When Nancy Daly was helping to care for her late mother, who had Alzheimer’s disease, the stress was so great that she would often shut herself in a bathroom and cry into a towel. For more than two years, Daly regularly flew from her home in California to her mother’s in Maryland, eventually to no recognition. “It was as if my entire childhood was erased, when she did not know me,” says Daly, 59. “But I had to grit my teeth and bear it. It was my job to be there.”
Daly’s situation is likely familiar to many of the 16 million Americans who serve as unpaid caregivers to someone with Alzheimer’s disease or dementia. Because the tasks involved are so intimate and expensive to outsource, caregiving often falls to loved ones rather than professionals. And the number of caregivers is projected to grow: a recent study estimated that Alzheimer’s diagnoses will more than double over the next four decades as the U.S. population ages.
Research shows that Alzheimer’s caregivers face significant physical, financial and mental burdens. In an October survey by the Associated Press—NORC Center for Public Affairs Research, about a third of caregivers said they struggled to manage their own health and had skipped going to the doctor—even when they were sick or injured—because of their duties. That’s especially concerning since dementia caregivers are themselves an aging group: 34% are now 65 or older.
Other research suggests that dementia caregivers have higher levels of stress and depression than other types of caregivers. That’s likely because of the progressive nature of Alzheimer’s, which eventually requires virtually around-the-clock care, says Elena Fazio, a health scientist administrator at the National Institute on Aging. “There’s not an opportunity for respite,” she says. “[People with Alzheimer’s] have a host of behavioral symptoms”—like wandering and mood swings—”that make it more complicated.” Worrying for a loved one’s mental and physical safety, plus the isolating nature of the disease, increases the risk for stress, depression and anxiety, Fazio says.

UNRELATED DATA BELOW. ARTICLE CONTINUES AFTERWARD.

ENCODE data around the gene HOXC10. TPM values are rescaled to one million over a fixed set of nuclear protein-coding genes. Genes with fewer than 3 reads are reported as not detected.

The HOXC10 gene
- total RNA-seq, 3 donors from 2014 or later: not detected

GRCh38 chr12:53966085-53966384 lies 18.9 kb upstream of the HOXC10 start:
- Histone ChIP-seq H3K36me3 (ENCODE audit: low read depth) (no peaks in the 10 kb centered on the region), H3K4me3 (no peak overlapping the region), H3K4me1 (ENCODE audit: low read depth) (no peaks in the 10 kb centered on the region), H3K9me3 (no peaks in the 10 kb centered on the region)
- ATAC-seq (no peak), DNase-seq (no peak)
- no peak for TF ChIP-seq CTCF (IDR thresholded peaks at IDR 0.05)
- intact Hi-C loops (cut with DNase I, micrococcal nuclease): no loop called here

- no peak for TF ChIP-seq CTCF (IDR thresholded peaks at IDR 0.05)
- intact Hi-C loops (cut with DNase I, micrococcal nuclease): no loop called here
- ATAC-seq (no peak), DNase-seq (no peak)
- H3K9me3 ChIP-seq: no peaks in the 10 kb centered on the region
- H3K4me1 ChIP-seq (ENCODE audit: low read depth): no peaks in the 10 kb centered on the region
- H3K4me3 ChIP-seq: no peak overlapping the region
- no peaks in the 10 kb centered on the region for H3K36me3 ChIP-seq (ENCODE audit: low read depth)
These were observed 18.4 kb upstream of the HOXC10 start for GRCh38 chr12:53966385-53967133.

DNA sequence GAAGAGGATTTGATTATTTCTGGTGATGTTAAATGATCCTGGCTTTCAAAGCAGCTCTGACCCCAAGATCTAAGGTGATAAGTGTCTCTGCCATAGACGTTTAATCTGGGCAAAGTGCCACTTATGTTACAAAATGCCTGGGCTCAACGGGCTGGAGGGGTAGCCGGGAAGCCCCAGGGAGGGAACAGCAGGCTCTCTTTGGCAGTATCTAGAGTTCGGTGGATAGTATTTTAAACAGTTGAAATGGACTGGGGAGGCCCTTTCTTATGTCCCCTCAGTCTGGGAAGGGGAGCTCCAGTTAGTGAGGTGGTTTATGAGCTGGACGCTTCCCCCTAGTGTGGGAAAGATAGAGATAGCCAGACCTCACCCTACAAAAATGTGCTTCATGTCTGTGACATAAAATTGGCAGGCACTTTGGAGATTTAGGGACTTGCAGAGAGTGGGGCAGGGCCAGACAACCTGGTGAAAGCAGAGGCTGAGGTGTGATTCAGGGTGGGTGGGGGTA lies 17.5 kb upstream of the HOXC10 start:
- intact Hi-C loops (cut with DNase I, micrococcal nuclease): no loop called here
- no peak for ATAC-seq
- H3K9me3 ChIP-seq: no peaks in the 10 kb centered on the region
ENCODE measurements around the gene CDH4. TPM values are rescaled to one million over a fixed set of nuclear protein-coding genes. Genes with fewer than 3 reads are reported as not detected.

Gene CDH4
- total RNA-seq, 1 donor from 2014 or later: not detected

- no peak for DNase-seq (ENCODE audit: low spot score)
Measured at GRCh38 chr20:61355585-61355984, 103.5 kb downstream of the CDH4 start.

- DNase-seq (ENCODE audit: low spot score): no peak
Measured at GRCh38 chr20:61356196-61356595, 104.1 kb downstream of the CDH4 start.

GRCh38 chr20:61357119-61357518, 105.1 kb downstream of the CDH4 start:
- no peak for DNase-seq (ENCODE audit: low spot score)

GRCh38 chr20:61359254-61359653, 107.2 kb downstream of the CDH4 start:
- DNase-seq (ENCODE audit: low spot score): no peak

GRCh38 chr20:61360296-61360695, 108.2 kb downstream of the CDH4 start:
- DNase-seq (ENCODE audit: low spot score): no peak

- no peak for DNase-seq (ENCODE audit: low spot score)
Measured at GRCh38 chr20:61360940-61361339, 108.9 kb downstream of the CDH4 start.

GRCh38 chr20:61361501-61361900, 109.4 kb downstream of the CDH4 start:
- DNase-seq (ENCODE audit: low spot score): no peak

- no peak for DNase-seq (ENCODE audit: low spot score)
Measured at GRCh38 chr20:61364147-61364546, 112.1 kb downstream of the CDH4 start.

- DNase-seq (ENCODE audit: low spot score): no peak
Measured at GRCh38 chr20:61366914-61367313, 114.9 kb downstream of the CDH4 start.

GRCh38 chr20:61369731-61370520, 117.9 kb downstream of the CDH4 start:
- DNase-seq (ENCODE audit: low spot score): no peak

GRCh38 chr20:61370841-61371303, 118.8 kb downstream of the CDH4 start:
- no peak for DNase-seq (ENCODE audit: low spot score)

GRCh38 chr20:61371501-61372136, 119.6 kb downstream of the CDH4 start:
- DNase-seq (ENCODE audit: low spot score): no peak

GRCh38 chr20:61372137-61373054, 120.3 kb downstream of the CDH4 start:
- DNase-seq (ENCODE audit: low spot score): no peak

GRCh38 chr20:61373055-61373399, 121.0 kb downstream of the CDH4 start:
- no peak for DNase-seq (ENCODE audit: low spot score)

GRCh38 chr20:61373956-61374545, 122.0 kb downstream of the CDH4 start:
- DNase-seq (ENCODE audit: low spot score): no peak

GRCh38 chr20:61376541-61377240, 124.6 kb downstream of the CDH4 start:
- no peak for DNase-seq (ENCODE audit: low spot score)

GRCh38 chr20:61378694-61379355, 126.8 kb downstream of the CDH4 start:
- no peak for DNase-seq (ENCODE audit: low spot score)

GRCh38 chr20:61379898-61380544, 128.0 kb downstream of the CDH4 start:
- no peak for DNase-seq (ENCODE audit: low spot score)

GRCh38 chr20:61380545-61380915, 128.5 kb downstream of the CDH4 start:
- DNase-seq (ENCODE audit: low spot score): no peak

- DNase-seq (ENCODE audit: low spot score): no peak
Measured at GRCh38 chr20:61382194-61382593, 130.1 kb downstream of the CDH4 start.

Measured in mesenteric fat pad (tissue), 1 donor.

Being a caregiver is also expensive and can interfere with one’s career. Massachusetts this year joined a small but growing group of states to pass paid-family-leave laws, but there is currently no such law at the federal level. About 60% of Alzheimer’s caregivers said they faced financial problems because of their role, according to a June survey from the nonprofit advocacy group UsAgainstAlzheimer’s.
For Daly, these burdens took a toll over time. “With every visit, you watch everything decline,” she says. Researchers and organizations are increasingly recognizing these stresses as a unique area of concern—and some potential solutions are emerging. A September study in Alzheimer’s & Dementia found that mindfulness and emotional-awareness training eases caregiver stress. The National Institutes of Health is also studying how skills and stress-management training, along with social support, reduces depression and improves caregivers’ mental health.
Just talking about the difficulties of their situation can be “life-giving and lifesaving,” says Ruth Drew, a counselor who oversees the Alzheimer’s Association’s caregiver hotline. People often feel guilty complaining to family and friends, but the hotline is staffed by people with firsthand knowledge of Alzheimer’s care. “There’s nothing like talking to somebody else who’s been where you are,” Drew says. Doing so may soon get easier: researchers are exploring the impact of online support groups and live video conferencing between caregivers and Alzheimer’s experts.
“Technology is not the answer to everything, but we’re having to think more creatively,” Fazio says. “The reality is that the demographic shifts and the growing number of people with dementia are going to mean that many more people are impacted by caregiving.”
This appears in the November 05, 2018 issue of TIME.